This means that companies will have to combine the amounts that were raised prior to their Reg CF offer, including any non-crowdfunding security offerings, which can severely limit how much the company can raise in its current Reg CF campaign. Additionally, investors are further limited in how much money they can invest in any given year across all Reg CF platforms. This means that if an investor has invested $2,200 or 5%-10% of the greater of their annual net worth or income in one crowdfunding intermediary, then it cannot invest in another portal for a period of 1 year.
In addition, there are limitations on communication between businesses and investors. The SEC requires all communications by the company to its investors and potential investors to be conducted only through the crowdfunding platform/portal/ intermediary because it is easier for the SEC to monitor the activities of the Company to ensure compliance with its crowdfunding rules. Outside of the crowdfunding intermediary/portal, communications are extremely limited. For instance, businesses may provide a written notice to potential investors that they are conducting a REG CF offering and may include certain terms of the offering, such as the total amount of money the business is raising; the price of the offering; the type of offering - i.e. equity, debt or convertible note; and the closing date for when the last investment may be made .This notice may also provide the contact information and description of the business. However, the notice must direct all potential investors to the crowdfunding intermediary/ portal to gather the full information regarding the offer.
Another important thing to keep in mind is that there are some businesses that are ineligible to use the Reg CF exemption. Some of these include non-U.S. companies; companies that are already Exchange Act reporting companies; companies that are disqualified under the disqualification rules for Reg CF, and investment funds, including those that are exempt under the Investment Company Act of 1940. Furthermore, if you do decide that you would like to move forward with a Reg CF offer, there are several disclosures that you will need to make on the Form C, including but not limited to:
(1) information about the officers, directors and owners of 20% or more of the company;
(2) the price of the securities or method for determining the price; (3) a
description of the business and financial information; and (4) a description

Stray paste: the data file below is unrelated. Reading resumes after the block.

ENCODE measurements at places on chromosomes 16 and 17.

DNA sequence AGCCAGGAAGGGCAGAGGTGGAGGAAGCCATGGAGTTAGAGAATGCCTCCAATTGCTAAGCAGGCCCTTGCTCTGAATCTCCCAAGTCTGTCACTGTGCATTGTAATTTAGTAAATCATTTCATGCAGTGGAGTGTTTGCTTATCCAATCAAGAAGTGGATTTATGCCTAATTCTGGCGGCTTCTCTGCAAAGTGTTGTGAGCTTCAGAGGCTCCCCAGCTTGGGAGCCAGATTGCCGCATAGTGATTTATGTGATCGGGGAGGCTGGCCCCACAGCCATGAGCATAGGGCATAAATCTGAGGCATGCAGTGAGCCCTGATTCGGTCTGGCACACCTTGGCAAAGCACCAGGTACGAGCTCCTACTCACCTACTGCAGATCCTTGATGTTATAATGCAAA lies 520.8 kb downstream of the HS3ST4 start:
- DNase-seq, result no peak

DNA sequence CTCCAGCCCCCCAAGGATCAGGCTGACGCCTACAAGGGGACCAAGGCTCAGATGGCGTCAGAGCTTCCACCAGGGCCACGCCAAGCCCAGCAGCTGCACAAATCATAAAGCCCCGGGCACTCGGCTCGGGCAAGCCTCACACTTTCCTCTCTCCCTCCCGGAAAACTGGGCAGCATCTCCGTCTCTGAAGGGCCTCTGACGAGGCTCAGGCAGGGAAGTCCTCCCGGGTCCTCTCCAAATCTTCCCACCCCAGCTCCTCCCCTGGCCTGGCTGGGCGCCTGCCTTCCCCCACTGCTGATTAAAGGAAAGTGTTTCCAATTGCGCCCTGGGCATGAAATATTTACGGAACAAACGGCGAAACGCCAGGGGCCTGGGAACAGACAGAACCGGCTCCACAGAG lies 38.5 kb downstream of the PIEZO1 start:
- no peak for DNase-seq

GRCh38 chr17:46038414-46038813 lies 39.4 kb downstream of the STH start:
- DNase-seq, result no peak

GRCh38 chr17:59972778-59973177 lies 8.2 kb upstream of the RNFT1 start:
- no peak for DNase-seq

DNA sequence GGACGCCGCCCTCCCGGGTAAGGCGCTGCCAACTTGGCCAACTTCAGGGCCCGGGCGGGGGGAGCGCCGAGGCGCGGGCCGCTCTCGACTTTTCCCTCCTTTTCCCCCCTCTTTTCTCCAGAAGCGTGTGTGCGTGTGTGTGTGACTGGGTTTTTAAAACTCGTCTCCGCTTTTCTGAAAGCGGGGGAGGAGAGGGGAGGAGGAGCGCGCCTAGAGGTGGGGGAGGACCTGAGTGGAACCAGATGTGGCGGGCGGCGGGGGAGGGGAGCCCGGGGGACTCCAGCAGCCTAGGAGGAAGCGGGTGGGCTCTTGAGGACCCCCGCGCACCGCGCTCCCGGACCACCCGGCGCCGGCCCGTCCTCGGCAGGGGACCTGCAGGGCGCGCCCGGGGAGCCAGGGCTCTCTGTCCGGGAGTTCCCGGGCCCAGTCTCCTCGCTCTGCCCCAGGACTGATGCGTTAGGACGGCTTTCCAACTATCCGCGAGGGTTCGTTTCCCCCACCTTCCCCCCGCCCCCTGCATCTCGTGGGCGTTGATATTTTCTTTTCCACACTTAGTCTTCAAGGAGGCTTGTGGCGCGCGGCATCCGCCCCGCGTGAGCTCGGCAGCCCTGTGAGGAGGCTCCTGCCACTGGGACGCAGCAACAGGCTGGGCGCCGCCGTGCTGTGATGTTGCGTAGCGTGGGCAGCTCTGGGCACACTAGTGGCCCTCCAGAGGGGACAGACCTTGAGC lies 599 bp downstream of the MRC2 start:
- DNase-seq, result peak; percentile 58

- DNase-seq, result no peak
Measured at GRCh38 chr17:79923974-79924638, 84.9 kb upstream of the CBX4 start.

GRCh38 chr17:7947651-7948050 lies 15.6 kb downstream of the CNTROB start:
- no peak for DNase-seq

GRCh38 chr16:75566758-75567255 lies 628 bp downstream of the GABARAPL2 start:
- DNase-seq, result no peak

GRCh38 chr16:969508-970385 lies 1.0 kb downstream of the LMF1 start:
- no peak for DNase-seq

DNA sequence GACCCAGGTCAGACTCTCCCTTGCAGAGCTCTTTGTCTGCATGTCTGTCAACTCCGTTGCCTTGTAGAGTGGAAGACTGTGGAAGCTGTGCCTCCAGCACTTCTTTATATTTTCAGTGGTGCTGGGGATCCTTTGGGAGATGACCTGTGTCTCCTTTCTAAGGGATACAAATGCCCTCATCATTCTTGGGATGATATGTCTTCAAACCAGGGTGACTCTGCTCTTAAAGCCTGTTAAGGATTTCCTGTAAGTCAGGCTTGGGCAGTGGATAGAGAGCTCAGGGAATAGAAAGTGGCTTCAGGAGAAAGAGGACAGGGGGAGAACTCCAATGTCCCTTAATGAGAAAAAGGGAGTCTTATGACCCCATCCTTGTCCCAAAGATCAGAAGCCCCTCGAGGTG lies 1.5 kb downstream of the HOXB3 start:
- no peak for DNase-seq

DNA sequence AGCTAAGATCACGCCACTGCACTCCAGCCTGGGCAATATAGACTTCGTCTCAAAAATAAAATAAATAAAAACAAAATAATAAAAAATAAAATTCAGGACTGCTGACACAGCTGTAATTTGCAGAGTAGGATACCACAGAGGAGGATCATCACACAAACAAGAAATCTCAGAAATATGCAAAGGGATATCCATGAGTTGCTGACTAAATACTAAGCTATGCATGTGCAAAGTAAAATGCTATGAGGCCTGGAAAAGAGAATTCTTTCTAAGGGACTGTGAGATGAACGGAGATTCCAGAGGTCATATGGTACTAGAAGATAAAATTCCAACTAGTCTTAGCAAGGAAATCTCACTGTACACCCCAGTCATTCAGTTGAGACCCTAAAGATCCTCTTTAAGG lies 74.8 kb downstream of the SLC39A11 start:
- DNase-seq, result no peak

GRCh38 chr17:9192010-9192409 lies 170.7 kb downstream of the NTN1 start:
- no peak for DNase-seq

of the offering itself, including how the proceeds from the offering will be
used and the particular risks associated with the offer. You must then file the
Form C, including the accompanying exhibits, on the SEC’s Electronic Data Gathering,
Analysis and Retrieval (EDGAR) System, as well as with the intermediary/portal of
It is also very important to update investors of any changes that occur before the Reg CF offering is closed or terminated. Generally, these are progress updates regarding the minimum and target offering amount. The target offering is the minimum amount the business would like to raise in a 12 month period. The maximum offering is the total amount that a business is allowed to raise in a 12-month period. In addition, the business must file an amendment with the SEC if any of the changes or updates to the Form C or offer are material.
Also, investors are required to reconfirm their investment commitment within five (5) business days when there is a material change to the offer. If not, the business is required to return the monies to the investor. This is something that the registered crowdfunding portal should be able to assist with. Finally, the Reg CF exemption requires businesses that have already sold securities to file an annual report called Form C-AR. This should occur, at the latest, 4 months after the end of the business' fiscal year. In conclusion, the Regulation Crowdfunding exemption or Reg CF is complex, and it's important that you hire a securities attorney to not only make the crowdfunding process clearer, but to also make sure that you are compliant with the various SEC rules! Contact us today for a Reg CF consultation session!
*with edits and supervision by Elizabeth L. Carter, Esq., Managing Attorney